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Food and Agriculture. History and Types of Agriculture. Demand-based agriculture - production determined by economic demand and limited by classical economic supply and demand theory. This approach became common during the industrial revolution.

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History and types of agriculture
History and Types of Agriculture

Demand-based agriculture - production determined by economic demand and limited by classical economic supply and demand theory. This approach became common during the industrial revolution.

Resource-based agriculture - production determined by resource availability; economic demand usually exceeds production. This approach was the original type of farming 10,000 years ago. Modern approaches are very high tech and somewhat more expensive.

Plant food sources
Plant Food Sources

  • 250,000 plant species Þ

  • 3000 tried as crops Þ

  • 300 grown for food Þ

  • 100 species used on large scale for food Þ

  • 15 to 20 species provide vast majority (90%) of man’s food needs

  • It takes about 16 pounds of grain to produce one pound of edible meat

  • Largest crop volumes provided by: wheat, rice, corn, potatoes, barley

    • Wheat and rice supply ~60% of human caloric intake

Other plant food sources



Sweet Potato

Cassava (source of tapioca)






Other Plant Food Sources

  • Peanut

  • Watermelon

  • Cabbage

  • Onion

  • Bean

  • Pea

  • Sunflower Seed

  • Mango

  • Millet

  • Banana

  • Tomato

  • Sugar Beet

  • Rye

  • Orange

  • Coconut

  • Cottonseed

  • Apple

  • Yam

Types of crops
Types of Crops

  • Cash crops vs. subsistence crops

    • cash crops may provide non-food products (latex)

    • provide products which do not make up our primary nutrition (tea, coffee)


  • Ecosystem created by agricultural practices

    • characterized by low

      • Genetic diversity

      • Species diversity

      • Habitat diversity


Agroecosystems differ from natural ecosystems in five major ways:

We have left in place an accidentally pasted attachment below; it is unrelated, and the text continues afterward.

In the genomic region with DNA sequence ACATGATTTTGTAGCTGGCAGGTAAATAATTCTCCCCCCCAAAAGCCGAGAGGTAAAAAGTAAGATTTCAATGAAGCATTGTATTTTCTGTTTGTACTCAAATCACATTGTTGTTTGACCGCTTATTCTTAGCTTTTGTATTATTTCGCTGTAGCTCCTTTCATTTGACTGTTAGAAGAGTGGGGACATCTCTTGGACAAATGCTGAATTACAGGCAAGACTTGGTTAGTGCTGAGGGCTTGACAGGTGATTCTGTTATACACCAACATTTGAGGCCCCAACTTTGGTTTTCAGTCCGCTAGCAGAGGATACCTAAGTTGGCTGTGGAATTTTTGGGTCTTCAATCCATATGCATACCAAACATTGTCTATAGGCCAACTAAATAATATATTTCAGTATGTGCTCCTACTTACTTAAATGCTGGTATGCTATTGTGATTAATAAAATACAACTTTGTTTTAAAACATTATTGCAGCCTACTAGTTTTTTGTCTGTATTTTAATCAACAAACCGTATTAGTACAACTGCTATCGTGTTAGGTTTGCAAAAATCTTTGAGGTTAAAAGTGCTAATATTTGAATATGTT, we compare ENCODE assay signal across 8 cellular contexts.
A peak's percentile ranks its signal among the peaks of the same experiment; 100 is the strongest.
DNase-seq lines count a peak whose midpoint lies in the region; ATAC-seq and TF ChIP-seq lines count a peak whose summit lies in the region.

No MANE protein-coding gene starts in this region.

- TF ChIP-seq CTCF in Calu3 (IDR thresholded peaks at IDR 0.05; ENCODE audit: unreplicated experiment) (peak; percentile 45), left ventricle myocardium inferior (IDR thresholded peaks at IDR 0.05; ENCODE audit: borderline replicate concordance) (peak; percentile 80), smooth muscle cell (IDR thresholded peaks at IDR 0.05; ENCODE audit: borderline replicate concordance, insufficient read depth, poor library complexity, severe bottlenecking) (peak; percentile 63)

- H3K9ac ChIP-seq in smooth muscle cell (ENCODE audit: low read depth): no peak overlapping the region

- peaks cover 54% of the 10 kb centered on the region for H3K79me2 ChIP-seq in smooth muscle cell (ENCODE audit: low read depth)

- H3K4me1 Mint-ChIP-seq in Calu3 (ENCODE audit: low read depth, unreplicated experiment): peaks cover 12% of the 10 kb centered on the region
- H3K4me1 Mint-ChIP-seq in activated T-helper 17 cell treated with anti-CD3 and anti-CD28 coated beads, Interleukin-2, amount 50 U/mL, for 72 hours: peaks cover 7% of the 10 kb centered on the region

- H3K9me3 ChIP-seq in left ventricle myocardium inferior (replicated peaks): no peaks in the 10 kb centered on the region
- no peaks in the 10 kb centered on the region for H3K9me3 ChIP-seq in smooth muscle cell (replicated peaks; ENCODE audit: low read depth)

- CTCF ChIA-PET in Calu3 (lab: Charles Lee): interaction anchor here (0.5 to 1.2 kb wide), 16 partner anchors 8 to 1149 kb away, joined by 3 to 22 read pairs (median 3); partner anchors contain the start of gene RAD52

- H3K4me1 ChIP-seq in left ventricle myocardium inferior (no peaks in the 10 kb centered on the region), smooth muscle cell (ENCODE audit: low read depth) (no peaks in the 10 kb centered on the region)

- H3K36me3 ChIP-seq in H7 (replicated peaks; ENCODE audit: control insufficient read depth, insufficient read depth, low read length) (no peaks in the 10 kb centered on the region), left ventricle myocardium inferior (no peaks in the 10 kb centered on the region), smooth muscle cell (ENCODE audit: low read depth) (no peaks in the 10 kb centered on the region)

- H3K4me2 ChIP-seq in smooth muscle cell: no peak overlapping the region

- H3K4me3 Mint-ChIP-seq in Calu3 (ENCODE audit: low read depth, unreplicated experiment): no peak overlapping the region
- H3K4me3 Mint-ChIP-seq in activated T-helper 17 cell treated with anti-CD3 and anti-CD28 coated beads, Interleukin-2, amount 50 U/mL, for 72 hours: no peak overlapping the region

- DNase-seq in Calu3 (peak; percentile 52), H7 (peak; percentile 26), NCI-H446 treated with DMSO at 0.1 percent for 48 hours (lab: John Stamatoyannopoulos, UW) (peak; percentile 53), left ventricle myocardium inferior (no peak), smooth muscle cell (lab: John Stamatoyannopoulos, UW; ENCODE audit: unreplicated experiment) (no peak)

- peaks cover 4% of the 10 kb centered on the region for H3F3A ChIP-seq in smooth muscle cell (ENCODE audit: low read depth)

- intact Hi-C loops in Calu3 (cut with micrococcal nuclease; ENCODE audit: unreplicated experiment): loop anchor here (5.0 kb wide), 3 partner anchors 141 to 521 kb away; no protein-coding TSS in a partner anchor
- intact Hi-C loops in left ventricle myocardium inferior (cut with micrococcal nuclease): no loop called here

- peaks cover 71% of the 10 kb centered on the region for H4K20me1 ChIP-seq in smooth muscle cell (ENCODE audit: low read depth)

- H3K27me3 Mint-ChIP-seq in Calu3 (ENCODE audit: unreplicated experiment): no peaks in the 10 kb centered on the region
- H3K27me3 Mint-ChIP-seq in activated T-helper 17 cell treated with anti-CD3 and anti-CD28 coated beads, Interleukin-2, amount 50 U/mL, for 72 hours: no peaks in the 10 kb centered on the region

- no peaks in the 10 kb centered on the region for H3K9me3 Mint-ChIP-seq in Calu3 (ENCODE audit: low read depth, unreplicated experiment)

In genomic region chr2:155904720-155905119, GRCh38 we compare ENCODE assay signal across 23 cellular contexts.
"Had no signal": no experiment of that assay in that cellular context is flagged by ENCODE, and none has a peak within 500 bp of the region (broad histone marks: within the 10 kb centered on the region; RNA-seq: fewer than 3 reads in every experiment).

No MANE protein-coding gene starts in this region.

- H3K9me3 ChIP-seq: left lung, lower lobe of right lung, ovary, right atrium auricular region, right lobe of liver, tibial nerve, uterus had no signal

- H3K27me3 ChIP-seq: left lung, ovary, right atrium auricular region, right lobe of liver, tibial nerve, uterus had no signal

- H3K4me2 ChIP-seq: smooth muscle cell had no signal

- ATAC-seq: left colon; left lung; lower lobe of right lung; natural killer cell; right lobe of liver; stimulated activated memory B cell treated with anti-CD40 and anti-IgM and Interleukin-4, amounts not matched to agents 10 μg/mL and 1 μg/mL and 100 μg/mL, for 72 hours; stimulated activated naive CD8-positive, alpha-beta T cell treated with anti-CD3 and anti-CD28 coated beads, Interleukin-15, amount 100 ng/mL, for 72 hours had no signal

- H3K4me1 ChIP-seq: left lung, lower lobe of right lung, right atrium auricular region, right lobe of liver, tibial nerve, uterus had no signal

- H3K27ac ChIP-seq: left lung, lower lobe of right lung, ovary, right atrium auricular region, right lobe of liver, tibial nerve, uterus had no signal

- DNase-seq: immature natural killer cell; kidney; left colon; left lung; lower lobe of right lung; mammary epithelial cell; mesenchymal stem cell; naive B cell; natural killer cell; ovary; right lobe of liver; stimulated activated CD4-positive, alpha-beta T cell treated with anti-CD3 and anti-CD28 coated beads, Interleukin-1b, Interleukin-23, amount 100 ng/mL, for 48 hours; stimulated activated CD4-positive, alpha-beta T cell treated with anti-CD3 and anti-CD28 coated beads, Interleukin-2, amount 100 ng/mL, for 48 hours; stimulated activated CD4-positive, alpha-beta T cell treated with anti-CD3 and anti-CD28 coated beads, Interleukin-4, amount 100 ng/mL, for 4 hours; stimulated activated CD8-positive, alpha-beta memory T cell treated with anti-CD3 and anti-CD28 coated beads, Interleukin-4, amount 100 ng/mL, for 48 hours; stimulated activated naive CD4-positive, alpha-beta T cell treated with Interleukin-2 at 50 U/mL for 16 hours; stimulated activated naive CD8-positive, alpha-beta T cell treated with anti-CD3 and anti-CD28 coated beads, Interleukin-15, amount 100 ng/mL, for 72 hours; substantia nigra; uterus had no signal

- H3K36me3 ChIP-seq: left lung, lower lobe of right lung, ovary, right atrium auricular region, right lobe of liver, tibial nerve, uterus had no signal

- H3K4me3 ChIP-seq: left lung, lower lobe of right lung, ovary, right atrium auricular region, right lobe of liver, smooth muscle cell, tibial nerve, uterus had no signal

• Farming attempts to stop ecological succession

  • Species diversity is low

    • farmers usually practice monoculture

    • monoculture tends to ß soil fertility

  • Farmers plant species (crops) in an orderly fashion - this can make pest control more difficult

  • Food chains are far more simple in agroecosystems

  • Plowing is like no other natural disturbance

    • plowing can Ý erosion

    • cause more nutrient loss (which is replaced by fertilizer)

World food supply and the environment
World Food Supply and the Environment

  • Our current food problem is the result of our human population

  • Food production depends upon favorable environmental conditions

  • Agriculture changes the environment - such changes can be detrimental

  • Food supply can be adversely affected by social unrest that influence agriculture

Grain production
Grain Production

  • Grain production increased from 631 to 1780 million metric tons from 1950 to 1990.

  • Has leveled off since then

  • Top five countries in order of producing the most amount of grain are:

    • China

    • United States

    • India

    • Canada

    • Ukraine


· domesticated livestock (sheep, pigs, chickens, cattle) are an important food source for humans

· ruminants (four-chambered stomachs) contain bacteria that can convert plant tissue to animal protein/fat Þ hence, plant material originally unusable for man is converted into food sources that can be ingested by man

Food and agriculture

Wilkes, Angela. My first word board book. (1999) DK Publishing, NY.

Meat sources
Meat Sources

  • About 90% of all meat and milk are consumed by United States, Europe and Japan which constitute only 20% of world population

  • About 90% of the grain grown in the United States is used for animal feed

  • 16 kg of grain Þ 1 kg of meat

    • By eating grain instead would get 20 times the calories and 8 times the protein

Malnutrition and famines
Malnutrition and Famines

  • One quarter of the human population is malnourished

    • Sub-Saharan Africa (~225 million)

    • East and Southeast Asia (~275 million)

    • South Asia (~250 million)

    • Parts of Latin America

Malnutrition famines

  • Stem from not enough calories per day in addition to not getting the necessary amounts of carbohydrates, proteins, lipids (fats), minerals, and vitamins

  • Generally diets are high in starches

  • Famine conditions

    • Major droughts -- Political instability

    • Population sizes -- Land Seizures

    • Massive immigration -- Pestilence

    • Floods -- Distribution breakdown

    • Wars --Panic buying

    • Chaos in economy -- Hoarding

Limits on food production
Limits on Food Production

· arable land

· precipitation

· temperature

· Climate change

Methods to increase food supply
Methods to Increase Food Supply

  • Improved irrigation and utilization of water

    • Drip irrigation

  • Increasing arable land

    • Difficult because of precipitation and temperature

  • Eating lower on the food chain

    • Most rangeland is not arable and humans cannot utilize grass/hay as food; therefore, this argument is not considered valid